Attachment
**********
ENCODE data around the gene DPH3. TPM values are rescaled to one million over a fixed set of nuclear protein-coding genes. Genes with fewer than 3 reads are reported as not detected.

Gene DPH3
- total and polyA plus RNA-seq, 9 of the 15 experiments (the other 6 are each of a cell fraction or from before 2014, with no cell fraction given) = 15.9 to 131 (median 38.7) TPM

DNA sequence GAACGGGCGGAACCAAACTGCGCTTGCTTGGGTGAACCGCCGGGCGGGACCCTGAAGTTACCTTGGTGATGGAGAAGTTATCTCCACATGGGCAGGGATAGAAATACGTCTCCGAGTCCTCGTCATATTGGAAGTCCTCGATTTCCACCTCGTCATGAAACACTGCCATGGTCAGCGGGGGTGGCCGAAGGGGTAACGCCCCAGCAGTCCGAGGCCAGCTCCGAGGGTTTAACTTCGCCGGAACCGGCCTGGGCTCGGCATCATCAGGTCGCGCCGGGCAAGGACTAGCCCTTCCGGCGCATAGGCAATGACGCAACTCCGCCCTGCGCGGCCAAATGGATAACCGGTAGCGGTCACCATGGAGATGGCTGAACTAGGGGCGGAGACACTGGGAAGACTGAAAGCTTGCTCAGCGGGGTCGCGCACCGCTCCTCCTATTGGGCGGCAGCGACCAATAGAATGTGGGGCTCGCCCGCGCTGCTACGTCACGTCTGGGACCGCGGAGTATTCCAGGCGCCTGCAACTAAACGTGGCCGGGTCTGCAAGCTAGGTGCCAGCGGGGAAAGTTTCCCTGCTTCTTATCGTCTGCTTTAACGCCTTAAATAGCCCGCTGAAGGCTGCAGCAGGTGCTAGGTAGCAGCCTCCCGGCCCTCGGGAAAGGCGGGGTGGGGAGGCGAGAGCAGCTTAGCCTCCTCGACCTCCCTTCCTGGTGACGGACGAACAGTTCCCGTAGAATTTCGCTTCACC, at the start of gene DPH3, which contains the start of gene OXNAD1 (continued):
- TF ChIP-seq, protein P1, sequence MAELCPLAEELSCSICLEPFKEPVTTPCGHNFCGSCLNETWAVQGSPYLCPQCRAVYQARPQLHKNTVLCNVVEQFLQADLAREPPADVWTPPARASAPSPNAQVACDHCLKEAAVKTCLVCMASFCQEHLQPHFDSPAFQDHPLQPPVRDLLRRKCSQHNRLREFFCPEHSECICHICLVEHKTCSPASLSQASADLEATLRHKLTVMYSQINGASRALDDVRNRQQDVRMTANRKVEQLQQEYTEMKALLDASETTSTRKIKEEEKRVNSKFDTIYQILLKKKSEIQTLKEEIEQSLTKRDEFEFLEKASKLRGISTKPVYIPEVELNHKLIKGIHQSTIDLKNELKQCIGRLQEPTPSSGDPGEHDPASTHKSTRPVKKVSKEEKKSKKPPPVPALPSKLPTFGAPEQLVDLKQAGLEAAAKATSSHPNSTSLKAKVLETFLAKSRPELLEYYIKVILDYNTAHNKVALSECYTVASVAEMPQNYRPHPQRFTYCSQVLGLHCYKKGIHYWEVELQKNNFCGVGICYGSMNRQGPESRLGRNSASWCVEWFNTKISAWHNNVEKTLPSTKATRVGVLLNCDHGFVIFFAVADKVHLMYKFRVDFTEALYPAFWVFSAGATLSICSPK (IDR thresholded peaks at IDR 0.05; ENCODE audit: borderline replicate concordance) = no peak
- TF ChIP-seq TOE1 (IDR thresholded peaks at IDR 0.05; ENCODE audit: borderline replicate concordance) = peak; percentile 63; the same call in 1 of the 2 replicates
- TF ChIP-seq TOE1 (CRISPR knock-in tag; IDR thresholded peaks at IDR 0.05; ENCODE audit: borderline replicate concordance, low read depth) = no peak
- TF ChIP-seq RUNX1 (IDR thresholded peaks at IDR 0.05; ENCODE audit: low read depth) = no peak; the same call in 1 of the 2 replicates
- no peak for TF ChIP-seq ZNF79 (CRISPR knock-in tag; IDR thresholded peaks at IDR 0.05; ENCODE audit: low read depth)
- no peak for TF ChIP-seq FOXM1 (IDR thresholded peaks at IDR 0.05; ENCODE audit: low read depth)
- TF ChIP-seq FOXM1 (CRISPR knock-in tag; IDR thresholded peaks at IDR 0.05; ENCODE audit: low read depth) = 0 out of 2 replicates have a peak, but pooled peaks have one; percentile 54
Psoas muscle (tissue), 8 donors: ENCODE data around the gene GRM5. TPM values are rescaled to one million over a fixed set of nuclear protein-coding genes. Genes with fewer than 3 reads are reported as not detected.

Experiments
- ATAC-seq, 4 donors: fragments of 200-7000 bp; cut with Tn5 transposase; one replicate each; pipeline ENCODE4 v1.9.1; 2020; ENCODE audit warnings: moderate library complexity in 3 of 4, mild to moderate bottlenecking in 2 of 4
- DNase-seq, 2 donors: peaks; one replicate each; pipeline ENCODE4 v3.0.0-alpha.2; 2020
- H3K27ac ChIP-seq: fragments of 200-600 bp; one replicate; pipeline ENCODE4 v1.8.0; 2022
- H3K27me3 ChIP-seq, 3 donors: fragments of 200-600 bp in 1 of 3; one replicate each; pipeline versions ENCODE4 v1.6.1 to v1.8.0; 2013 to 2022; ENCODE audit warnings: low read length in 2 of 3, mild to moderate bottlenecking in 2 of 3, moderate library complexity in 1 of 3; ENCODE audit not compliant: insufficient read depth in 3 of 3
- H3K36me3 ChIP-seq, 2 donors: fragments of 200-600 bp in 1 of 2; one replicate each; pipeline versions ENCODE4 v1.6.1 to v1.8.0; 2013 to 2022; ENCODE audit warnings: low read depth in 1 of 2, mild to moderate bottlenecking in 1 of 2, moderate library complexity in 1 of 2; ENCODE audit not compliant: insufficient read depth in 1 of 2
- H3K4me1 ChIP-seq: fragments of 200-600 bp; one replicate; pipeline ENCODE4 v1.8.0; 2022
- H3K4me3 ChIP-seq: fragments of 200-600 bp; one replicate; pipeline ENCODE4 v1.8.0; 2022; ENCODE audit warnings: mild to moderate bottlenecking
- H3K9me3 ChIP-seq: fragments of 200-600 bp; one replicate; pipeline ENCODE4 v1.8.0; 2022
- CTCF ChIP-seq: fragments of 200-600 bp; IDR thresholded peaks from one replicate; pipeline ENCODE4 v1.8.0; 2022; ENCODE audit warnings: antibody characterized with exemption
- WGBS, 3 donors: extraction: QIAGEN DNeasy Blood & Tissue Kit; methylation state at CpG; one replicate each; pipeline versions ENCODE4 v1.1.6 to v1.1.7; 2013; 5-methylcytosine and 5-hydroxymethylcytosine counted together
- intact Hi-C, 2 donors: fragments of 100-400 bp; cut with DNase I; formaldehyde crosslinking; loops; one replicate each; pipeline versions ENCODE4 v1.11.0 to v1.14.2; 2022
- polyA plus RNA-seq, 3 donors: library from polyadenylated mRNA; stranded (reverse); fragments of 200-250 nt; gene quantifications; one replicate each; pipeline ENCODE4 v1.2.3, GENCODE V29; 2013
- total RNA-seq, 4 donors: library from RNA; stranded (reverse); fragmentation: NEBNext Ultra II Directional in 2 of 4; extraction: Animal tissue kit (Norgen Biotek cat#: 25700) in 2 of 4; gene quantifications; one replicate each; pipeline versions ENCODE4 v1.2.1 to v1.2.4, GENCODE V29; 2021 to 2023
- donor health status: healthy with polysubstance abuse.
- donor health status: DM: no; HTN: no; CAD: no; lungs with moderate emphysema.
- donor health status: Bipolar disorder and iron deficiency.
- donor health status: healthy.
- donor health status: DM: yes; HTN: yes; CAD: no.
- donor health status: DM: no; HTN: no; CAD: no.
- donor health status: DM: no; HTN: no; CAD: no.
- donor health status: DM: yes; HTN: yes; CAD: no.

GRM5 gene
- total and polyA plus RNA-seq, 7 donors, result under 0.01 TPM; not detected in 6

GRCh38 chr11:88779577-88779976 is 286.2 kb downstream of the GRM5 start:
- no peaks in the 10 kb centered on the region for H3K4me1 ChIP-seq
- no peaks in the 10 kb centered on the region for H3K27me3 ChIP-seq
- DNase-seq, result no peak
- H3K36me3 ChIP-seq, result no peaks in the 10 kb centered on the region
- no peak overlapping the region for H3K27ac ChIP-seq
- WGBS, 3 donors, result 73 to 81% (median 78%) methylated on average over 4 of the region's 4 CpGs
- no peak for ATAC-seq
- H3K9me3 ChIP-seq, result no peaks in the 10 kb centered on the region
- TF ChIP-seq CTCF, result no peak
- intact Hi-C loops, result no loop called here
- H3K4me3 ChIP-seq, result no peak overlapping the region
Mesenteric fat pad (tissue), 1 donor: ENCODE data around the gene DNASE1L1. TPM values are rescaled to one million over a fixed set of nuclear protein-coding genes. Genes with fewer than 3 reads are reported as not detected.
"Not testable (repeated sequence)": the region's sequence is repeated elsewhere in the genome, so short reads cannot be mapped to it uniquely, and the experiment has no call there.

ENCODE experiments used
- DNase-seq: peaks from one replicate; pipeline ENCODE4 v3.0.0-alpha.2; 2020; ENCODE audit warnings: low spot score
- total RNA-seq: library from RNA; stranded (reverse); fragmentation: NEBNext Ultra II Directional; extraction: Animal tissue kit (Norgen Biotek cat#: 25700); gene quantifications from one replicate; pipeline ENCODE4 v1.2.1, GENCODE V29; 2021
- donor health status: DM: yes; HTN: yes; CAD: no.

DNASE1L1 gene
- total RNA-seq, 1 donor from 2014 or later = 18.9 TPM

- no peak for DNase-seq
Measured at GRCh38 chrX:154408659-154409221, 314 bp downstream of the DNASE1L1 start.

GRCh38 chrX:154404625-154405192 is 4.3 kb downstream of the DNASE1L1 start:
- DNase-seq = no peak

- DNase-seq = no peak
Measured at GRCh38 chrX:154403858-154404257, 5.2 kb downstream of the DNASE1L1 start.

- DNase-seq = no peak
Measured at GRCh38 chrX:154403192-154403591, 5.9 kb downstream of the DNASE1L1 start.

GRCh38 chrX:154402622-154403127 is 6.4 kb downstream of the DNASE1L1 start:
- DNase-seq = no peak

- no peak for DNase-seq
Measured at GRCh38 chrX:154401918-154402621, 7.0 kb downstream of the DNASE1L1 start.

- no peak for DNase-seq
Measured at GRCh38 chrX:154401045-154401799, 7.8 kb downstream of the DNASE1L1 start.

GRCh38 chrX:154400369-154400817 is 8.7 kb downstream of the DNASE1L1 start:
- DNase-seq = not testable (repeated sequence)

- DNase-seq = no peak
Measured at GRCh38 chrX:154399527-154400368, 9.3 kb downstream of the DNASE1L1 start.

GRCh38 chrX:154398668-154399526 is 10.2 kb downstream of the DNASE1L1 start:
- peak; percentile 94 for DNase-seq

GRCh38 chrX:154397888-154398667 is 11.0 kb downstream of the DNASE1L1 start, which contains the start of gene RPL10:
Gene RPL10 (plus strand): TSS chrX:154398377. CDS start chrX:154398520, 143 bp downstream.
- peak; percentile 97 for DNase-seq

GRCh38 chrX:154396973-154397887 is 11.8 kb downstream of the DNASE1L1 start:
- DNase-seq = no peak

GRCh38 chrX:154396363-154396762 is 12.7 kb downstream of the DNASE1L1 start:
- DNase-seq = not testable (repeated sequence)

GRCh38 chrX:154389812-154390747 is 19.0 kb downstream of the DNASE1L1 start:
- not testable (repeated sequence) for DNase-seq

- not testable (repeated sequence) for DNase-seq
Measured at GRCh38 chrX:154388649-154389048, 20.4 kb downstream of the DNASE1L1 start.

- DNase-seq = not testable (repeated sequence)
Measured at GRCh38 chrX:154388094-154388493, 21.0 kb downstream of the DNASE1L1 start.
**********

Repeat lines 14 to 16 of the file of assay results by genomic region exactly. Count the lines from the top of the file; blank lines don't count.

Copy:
- ATAC-seq, 4 donors: fragments of 200-7000 bp; cut with Tn5 transposase; one replicate each; pipeline ENCODE4 v1.9.1; 2020; ENCODE audit warnings: moderate library complexity in 3 of 4, mild to moderate bottlenecking in 2 of 4
- DNase-seq, 2 donors: peaks; one replicate each; pipeline ENCODE4 v3.0.0-alpha.2; 2020
- H3K27ac ChIP-seq: fragments of 200-600 bp; one replicate; pipeline ENCODE4 v1.8.0; 2022